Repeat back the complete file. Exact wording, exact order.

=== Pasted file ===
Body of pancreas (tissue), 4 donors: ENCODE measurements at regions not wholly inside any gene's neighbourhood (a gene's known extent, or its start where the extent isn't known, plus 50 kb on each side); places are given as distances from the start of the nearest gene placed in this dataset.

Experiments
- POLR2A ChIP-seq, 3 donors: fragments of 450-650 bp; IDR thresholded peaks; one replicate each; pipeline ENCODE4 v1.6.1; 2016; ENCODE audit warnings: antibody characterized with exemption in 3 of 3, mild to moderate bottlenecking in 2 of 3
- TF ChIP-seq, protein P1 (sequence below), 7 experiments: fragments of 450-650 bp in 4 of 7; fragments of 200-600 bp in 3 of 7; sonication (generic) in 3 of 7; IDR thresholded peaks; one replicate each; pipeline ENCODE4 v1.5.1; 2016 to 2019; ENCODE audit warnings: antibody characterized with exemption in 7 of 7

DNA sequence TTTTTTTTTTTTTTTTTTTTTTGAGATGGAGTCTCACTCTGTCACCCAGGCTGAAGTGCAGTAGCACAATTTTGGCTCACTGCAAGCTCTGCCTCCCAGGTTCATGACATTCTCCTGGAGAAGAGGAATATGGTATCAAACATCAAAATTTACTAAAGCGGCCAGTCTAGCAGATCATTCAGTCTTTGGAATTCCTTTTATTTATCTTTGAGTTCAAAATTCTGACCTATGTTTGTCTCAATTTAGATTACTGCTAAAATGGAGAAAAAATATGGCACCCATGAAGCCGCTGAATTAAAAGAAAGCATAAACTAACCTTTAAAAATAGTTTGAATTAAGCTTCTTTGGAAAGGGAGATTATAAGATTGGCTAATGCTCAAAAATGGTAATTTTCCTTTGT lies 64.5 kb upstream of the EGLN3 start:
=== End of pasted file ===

Body of pancreas (tissue), 4 donors: ENCODE measurements at regions not wholly inside any gene's neighbourhood (a gene's known extent, or its start where the extent isn't known, plus 50 kb on each side); places are given as distances from the start of the nearest gene placed in this dataset.

Experiments
- POLR2A ChIP-seq, 3 donors: fragments of 450-650 bp; IDR thresholded peaks; one replicate each; pipeline ENCODE4 v1.6.1; 2016; ENCODE audit warnings: antibody characterized with exemption in 3 of 3, mild to moderate bottlenecking in 2 of 3
- TF ChIP-seq, protein P1 (sequence below), 7 experiments: fragments of 450-650 bp in 4 of 7; fragments of 200-600 bp in 3 of 7; sonication (generic) in 3 of 7; IDR thresholded peaks; one replicate each; pipeline ENCODE4 v1.5.1; 2016 to 2019; ENCODE audit warnings: antibody characterized with exemption in 7 of 7

DNA sequence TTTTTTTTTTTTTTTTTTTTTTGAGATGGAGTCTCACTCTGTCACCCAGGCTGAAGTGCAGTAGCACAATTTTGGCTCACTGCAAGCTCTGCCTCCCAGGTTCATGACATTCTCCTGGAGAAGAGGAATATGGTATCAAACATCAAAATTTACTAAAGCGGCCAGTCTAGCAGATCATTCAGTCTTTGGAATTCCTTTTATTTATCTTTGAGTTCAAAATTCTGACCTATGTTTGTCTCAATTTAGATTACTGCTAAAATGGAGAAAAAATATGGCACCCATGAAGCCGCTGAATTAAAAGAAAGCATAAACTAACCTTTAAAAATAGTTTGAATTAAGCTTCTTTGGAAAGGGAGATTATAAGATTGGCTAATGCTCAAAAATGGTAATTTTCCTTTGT lies 64.5 kb upstream of the EGLN3 start: